For two years, the Syrian population was confronted with two different narratives of events. On the one hand, the Syrian media denounced an external attack and did not report on the demonstrations against the organization of the state; on the other hand, the Arab media announced the imminent fall of the "regime" and the establishment of a government of the Muslim Brotherhood. In fact, a small part of the population supported this secret organization. The unrest claimed many more victims among the police and the army than among the civilian population. Gradually, Syrians realized that whatever wrongs the Republic had done, it was protecting them, not the jihadists.

During this three-year "civil war", the jihadists, armed and coordinated by NATO from Izmir (Turkey), supervised by Turkish, French and British officers, occupied the countryside, while the Syrian Arab Army defended the population gathered in the cities. In 2014, the Russian air force intervened at Syria’s request to bomb underground facilities built by the jihadists. The Syrian Arab Army then began to reconquer the territory. It was also in 2014 that Nato encouraged the transformation of an Iraqi jihadist group into Daesh (i.e., the "Islamic State in Iraq and the Levant") [3]. In one year the number of foreign jihadists fighting against the Syrian Arab Republic exceeded 250,000. It is therefore completely absurd to continue talking about a "civil war".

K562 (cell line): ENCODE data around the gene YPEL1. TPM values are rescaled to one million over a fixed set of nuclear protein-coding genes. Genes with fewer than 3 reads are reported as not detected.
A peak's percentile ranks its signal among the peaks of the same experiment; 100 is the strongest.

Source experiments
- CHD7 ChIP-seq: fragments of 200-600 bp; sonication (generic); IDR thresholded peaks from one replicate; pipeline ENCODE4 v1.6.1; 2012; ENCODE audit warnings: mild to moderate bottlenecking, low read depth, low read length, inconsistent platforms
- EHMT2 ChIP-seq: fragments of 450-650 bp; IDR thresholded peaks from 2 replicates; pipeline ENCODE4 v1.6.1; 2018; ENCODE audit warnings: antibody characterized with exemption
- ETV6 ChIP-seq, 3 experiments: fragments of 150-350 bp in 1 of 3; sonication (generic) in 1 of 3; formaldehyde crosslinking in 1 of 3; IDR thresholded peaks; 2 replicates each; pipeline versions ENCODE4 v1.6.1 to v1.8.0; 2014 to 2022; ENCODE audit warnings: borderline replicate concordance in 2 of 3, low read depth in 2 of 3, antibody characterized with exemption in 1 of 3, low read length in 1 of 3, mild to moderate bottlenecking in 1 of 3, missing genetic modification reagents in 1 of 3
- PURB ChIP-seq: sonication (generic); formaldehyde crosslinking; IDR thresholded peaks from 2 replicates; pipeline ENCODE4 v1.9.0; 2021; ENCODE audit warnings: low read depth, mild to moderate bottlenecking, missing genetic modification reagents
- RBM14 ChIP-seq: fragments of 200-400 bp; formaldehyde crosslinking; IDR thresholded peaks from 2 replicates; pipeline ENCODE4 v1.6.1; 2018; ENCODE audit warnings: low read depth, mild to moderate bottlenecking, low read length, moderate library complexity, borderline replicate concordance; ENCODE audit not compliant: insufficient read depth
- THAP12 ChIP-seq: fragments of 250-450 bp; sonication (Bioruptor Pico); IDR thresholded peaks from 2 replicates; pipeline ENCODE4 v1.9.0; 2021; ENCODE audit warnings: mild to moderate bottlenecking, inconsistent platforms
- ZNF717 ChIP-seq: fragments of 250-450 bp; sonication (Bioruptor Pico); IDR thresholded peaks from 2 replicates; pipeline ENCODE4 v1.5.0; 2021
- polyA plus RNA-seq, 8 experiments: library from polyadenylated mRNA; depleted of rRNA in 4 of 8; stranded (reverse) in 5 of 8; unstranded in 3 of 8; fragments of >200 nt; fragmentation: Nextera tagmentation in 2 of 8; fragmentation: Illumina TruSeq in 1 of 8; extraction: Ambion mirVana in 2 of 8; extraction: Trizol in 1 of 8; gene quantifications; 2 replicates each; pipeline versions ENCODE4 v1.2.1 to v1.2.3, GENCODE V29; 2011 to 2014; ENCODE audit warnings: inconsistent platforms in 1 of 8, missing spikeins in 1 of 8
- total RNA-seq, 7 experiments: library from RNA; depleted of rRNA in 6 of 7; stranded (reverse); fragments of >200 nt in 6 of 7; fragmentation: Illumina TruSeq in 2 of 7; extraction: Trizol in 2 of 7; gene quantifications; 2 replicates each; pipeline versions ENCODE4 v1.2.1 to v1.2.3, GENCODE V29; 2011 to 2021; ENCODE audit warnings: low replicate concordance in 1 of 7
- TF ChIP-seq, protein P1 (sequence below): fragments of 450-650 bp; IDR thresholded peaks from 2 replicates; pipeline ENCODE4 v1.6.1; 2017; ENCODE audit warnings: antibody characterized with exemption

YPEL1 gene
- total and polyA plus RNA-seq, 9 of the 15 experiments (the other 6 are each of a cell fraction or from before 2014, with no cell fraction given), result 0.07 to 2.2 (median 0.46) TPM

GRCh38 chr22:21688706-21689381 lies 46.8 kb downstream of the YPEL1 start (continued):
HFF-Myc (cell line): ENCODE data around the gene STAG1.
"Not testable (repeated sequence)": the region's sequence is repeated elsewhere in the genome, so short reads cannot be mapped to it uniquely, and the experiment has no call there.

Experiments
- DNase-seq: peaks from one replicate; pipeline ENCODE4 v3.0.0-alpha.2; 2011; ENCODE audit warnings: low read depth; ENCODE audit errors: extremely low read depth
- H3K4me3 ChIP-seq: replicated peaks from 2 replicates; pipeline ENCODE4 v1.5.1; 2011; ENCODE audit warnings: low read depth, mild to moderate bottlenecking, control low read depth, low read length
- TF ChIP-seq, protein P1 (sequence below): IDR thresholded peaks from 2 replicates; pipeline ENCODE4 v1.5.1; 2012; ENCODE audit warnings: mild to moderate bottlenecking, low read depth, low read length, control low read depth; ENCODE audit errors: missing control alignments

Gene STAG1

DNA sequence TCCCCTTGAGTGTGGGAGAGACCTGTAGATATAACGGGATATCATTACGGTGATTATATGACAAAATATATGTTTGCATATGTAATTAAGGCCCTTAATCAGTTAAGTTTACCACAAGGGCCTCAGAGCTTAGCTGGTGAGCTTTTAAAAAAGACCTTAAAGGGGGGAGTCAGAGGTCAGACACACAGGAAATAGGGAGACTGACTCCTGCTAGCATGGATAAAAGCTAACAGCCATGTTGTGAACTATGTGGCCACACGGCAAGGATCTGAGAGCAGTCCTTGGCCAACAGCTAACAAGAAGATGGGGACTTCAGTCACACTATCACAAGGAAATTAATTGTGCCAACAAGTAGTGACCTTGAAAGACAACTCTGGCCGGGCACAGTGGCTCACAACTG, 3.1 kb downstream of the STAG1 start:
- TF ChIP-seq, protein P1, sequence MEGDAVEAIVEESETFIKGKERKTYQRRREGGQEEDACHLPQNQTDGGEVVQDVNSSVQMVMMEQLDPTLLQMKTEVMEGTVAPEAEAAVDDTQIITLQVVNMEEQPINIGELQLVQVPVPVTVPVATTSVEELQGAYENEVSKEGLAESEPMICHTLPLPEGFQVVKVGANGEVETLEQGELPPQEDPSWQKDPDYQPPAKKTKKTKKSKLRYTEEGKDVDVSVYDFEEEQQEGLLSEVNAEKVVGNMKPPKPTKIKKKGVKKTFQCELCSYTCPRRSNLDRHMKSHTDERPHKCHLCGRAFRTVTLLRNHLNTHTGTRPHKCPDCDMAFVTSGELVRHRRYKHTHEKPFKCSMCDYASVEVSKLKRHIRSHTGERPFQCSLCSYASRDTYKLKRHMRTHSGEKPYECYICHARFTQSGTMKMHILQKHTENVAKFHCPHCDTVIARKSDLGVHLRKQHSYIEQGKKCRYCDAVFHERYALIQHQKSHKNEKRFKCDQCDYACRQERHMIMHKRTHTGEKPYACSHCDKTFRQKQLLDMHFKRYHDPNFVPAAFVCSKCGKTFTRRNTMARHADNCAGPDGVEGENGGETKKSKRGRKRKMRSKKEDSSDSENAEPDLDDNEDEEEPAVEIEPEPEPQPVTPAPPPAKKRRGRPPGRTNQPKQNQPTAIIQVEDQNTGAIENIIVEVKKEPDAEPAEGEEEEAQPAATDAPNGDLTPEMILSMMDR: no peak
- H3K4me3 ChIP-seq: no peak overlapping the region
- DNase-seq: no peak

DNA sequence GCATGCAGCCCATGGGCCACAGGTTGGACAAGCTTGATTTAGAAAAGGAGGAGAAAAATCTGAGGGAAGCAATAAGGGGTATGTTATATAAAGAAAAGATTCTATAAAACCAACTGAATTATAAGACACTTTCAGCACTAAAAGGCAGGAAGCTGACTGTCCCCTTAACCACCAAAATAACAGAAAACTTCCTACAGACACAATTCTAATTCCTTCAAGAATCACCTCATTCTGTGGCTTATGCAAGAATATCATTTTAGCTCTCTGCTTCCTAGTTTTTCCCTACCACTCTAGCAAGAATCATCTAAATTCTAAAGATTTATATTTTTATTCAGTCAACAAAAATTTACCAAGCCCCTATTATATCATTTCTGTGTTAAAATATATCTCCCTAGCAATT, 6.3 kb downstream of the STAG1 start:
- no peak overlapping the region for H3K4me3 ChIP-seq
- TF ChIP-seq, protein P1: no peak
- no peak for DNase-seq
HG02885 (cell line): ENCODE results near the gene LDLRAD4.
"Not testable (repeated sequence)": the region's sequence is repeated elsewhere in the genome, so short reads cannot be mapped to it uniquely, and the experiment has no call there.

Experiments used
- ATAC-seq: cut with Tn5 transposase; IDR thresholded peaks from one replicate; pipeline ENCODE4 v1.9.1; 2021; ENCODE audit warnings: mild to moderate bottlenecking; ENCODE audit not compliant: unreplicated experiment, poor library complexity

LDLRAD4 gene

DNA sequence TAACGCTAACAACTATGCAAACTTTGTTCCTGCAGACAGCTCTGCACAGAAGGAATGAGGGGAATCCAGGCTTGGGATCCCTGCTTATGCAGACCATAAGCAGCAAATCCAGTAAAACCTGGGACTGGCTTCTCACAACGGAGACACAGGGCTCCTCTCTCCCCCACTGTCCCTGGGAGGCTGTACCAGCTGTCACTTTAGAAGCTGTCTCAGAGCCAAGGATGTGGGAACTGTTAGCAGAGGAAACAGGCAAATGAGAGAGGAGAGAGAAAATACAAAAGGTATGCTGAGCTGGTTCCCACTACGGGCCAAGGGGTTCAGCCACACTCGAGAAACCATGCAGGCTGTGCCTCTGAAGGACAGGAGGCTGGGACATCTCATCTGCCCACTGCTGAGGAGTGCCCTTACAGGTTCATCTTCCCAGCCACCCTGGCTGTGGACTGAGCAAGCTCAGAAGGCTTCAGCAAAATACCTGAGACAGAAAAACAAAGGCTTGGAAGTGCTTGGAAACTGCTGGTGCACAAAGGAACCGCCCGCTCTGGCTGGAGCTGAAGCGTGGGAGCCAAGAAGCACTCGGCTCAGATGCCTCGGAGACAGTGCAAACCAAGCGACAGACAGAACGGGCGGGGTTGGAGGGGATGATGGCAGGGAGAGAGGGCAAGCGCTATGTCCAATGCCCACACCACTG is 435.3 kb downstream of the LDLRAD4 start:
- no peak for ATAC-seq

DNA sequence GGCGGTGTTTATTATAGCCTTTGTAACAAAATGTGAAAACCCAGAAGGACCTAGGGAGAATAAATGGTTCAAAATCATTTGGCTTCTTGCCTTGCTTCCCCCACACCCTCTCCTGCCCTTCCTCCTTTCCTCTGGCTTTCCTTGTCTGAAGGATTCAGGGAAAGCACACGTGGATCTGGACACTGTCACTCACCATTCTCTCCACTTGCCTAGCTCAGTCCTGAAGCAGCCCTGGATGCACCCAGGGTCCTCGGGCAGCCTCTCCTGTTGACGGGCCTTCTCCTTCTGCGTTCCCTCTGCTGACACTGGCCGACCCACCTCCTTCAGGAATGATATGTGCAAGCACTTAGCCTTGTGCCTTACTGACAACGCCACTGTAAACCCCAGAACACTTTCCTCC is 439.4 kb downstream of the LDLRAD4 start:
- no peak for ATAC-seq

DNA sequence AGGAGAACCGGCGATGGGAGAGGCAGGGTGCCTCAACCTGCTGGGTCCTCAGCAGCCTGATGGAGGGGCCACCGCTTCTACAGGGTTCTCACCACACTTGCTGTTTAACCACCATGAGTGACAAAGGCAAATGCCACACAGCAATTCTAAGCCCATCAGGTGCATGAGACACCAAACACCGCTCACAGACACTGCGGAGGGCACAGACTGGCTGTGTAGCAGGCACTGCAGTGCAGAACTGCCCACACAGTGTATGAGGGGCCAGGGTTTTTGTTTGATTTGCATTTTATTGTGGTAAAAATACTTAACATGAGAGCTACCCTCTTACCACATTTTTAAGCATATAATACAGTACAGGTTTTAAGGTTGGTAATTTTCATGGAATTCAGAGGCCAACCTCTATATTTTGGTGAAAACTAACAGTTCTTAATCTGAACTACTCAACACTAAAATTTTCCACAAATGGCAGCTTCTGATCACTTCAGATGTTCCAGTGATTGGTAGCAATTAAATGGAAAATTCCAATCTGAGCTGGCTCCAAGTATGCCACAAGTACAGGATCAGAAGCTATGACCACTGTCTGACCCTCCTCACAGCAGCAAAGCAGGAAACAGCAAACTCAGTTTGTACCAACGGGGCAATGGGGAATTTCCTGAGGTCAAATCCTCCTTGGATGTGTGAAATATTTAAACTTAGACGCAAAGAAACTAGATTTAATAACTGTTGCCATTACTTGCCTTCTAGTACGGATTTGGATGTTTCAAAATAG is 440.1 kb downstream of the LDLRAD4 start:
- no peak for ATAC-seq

As early as 2014 the Syrian Arab Republic created a Ministry of Reconciliation, under the authority of SNSP leader Ali Haidar. During the following seven years of war, the Republic worked to grant amnesty to Syrians who had collaborated with the invaders and to reintegrate them into society.

Today, the country is divided into four: most of it is controlled by the government in Damascus; the northwestern governorate of Idleb, where jihadists have regrouped, is under the protection of the Turkish occupation army; the northeast is occupied by the U.S. military and Kurdish militias; and the Golan Heights in the south is occupied by Israel, which annexed it unilaterally before the war.

  The position of foreign powers


Under international law, Iran and Russia are legally present in Syria, while Israel, Turkey and the United States illegally occupy different parts of its territory.

The United States, which had assembled the largest military coalition in human history, under the paradoxical title of "Friends of Syria", did not manage to keep them united. Gradually, each one has regained its autonomy and is pursuing its own objectives.

- If the Pentagon intended to destroy the Syrian state in accordance with the Rumsfeld/Cebrowski doctrine [4